Sophie talked a great deal that night, finding in me perhaps the first willing audience to her tale. She had been raised by her grandmother, a woman who had been keenly skilled in the healing arts, out beyond the abbey. It had been a pleasant life, one full of the kind of freedom that moderate seclusion could offer: they were far enough away from other people that they were rarely bothered, and on the occasions they found themselves with company, the need that forced the visit was so great that little else was observed. It was from this grandmother that Sophie had learned her respect for cats.

    “She said they had powerful magic,” Sophie had whispered mysteriously, mirth glittering in her eyes. “She said it would never do to cross the cat-folk.”

    Sophie had first come to the Abbey one winter in search of aide for her deathly sick grandmother. The brothers took in the young and the old woman, but the grandmother did not live to see the spring. Sophie, who had not yet learned her grandmother’s arts, chose to stay behind and work in the kitchens serving the brothers and their guests to repay their kindness. My heart ached for the young woman, hearing her sadness. My mother had left me one winter and never returned, so I knew the pain of losing one so dear.

    When she grew tired, rather than remove me from her bed Sophie very carefully moved me up beside her pillow. She then quickly undressed, blew out the candle and crawled in beside me. “I hope you don’t mind sharing,” she yawned, “but it is still my bed, even if you are an invalid. Tomorrow I’ll see about bringing you some cream from the kitchen, and maybe about getting you something more to eat.”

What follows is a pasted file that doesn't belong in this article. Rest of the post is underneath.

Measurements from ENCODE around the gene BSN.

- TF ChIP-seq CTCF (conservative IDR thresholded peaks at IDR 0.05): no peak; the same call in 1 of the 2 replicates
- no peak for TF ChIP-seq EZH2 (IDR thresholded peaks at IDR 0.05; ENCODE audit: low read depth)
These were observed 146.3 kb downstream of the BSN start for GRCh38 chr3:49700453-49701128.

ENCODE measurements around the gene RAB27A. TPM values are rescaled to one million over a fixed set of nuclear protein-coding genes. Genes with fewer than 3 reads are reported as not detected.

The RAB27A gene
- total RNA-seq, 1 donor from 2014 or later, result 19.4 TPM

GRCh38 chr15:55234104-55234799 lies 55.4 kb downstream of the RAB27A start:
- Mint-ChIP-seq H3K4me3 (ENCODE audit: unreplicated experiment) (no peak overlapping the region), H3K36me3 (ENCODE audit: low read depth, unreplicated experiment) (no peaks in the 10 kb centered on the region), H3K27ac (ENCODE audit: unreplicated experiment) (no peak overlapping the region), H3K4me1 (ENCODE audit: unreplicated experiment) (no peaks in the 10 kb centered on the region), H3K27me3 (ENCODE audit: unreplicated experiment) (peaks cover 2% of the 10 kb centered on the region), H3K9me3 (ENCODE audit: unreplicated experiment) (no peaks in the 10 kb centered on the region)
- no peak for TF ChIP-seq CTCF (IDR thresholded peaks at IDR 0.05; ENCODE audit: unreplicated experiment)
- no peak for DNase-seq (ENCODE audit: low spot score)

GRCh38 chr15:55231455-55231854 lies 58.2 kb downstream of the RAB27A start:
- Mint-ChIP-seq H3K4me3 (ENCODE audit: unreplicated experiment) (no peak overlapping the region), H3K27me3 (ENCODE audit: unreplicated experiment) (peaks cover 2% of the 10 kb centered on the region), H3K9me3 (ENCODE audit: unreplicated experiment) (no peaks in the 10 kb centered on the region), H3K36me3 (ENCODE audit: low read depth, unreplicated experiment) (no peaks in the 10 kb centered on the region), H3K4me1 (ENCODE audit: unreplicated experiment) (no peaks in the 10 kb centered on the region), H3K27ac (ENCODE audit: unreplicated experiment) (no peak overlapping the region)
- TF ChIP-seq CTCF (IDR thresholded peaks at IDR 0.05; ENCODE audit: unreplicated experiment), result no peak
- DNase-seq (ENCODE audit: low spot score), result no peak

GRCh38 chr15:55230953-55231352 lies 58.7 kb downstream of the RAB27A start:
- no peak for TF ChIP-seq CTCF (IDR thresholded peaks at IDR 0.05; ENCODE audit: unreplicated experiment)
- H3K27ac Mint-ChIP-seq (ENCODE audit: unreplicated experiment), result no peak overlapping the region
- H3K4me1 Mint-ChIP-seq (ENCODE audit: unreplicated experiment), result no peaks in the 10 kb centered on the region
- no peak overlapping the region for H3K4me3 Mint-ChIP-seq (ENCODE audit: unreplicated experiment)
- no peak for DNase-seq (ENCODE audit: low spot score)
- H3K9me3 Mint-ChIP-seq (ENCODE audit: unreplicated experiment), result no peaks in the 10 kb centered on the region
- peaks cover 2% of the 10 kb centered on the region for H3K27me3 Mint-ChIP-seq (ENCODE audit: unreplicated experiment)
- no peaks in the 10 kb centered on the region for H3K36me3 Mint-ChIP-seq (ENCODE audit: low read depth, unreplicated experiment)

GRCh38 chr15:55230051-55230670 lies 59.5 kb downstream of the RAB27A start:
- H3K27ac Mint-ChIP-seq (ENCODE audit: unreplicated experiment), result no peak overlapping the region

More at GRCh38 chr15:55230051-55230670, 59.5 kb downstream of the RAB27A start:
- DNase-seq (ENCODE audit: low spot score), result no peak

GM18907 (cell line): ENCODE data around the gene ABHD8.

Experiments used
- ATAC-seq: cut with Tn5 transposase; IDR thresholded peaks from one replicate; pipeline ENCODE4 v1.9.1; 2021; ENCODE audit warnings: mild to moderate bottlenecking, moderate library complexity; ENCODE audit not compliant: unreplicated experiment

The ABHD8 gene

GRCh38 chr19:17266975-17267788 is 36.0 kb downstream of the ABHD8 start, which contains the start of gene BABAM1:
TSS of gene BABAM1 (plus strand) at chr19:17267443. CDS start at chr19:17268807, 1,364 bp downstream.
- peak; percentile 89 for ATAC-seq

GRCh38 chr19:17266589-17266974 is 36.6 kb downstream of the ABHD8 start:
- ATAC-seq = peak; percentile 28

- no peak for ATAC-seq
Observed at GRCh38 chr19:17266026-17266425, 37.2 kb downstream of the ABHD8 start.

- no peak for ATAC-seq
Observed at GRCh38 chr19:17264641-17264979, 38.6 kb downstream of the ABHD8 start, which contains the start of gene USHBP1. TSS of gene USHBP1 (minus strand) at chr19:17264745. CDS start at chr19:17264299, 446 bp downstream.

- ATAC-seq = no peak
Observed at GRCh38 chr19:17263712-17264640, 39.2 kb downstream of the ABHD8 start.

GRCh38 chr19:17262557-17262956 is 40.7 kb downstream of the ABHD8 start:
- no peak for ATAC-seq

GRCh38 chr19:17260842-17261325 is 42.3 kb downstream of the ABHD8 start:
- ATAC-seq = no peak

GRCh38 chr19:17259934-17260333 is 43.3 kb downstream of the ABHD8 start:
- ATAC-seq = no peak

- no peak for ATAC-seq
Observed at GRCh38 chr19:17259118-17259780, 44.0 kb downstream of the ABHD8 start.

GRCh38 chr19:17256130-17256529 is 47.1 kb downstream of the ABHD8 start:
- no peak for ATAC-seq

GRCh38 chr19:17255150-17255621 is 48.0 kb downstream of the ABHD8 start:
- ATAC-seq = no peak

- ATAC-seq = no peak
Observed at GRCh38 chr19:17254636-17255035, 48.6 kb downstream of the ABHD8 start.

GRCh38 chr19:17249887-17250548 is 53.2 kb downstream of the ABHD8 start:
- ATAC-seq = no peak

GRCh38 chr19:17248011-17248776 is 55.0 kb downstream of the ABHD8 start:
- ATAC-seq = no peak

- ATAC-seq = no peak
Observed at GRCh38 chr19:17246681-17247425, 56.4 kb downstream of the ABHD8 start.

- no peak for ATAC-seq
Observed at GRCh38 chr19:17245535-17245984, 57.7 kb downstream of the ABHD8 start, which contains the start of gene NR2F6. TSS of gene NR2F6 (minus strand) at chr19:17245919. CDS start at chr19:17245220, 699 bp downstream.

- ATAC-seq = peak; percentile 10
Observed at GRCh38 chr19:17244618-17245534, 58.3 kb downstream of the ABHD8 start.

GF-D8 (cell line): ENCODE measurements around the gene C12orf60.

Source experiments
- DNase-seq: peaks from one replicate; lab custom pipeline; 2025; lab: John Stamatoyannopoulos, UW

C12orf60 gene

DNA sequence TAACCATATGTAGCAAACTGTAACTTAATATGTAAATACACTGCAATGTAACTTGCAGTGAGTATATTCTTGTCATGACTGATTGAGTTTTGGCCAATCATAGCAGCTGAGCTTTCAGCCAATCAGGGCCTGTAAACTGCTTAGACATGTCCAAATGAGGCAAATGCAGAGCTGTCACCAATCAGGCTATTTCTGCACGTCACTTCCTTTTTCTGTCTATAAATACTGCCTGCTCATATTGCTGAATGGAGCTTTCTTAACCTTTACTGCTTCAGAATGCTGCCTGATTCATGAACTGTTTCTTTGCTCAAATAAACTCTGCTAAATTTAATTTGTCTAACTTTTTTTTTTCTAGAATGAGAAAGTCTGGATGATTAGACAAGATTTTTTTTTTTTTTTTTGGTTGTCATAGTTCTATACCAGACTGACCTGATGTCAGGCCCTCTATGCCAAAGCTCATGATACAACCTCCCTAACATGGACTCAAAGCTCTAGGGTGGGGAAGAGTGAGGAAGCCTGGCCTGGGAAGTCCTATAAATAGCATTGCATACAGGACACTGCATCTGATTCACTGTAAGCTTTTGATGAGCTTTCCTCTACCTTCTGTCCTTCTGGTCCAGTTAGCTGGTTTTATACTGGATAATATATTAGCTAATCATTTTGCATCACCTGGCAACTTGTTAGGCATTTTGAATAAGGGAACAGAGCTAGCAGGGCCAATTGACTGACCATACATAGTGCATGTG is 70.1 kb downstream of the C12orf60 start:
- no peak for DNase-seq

Her breathing soon evened out and deepened into that of one deeply asleep, but still I lay there watching her. There was something vulnerable about Sophie as she lay there asleep, and even as she had spoken earlier I knew that something was missing from her life that she would never find here. I wanted to give that to her, or help her to find it if I could to repay her many kindnesses to me.

    It was then I knew, and it all began to make sense. My dream, my mother’s words and the feeling towards Sophie that I couldn’t explain all became clear in an instant as I watched the human woman sleep. Sophie was the kind of human my mother had spoken of, the kind that I was meant to help and guide. The how and where would work themselves out later, but there was one thing I knew for sure as I lay listening to her breath. I walked the line between the worlds and I would do everything in my power, search both worlds, to find what she needed.